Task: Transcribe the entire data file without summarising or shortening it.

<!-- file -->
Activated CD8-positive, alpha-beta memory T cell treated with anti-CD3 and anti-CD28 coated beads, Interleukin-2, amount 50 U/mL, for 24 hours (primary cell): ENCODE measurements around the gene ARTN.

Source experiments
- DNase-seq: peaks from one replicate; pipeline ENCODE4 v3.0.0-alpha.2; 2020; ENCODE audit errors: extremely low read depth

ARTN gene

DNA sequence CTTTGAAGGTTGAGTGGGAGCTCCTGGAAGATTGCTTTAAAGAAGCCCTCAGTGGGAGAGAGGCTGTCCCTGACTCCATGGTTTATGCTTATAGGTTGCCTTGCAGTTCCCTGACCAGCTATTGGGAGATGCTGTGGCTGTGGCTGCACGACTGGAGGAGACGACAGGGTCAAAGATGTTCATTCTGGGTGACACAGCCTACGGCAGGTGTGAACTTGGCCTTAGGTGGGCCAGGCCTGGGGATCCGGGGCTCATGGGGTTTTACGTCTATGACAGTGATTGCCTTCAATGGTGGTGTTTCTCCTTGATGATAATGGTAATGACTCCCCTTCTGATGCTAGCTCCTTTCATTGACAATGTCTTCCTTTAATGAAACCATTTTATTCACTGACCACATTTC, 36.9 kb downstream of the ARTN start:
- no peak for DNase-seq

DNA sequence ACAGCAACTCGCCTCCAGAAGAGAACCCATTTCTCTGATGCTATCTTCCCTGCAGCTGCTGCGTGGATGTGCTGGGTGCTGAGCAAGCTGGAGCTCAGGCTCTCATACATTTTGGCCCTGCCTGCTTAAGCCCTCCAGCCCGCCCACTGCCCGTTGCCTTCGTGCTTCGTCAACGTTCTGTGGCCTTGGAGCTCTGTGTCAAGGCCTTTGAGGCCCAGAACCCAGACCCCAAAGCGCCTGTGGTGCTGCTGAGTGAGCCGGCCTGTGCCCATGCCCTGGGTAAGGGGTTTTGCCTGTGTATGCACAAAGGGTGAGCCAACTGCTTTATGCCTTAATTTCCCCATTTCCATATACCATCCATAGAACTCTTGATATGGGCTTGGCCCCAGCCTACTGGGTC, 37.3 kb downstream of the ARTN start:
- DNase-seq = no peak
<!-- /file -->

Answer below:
Activated CD8-positive, alpha-beta memory T cell treated with anti-CD3 and anti-CD28 coated beads, Interleukin-2, amount 50 U/mL, for 24 hours (primary cell): ENCODE measurements around the gene ARTN.

Source experiments
- DNase-seq: peaks from one replicate; pipeline ENCODE4 v3.0.0-alpha.2; 2020; ENCODE audit errors: extremely low read depth

ARTN gene

DNA sequence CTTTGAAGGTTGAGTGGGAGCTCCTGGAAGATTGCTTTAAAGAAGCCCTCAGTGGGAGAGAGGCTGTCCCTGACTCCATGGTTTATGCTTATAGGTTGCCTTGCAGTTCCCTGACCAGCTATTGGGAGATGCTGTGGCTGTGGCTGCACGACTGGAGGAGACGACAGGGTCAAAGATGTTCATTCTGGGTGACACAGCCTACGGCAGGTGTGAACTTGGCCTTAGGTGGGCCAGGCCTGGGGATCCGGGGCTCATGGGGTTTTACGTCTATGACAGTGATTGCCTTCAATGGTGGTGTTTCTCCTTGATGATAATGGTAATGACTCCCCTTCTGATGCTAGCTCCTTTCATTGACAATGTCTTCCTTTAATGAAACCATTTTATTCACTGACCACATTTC, 36.9 kb downstream of the ARTN start:
- no peak for DNase-seq

DNA sequence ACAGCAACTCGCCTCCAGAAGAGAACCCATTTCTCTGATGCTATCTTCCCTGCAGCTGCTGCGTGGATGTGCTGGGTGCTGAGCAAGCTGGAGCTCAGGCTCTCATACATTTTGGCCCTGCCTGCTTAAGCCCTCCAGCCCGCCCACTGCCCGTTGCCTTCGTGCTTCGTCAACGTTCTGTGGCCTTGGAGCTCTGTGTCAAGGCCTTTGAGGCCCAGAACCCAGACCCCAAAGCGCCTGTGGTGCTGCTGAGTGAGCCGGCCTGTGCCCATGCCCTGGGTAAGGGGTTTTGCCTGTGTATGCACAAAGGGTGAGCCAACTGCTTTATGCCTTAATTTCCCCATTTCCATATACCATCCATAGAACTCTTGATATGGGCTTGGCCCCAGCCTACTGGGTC, 37.3 kb downstream of the ARTN start:
- DNase-seq = no peak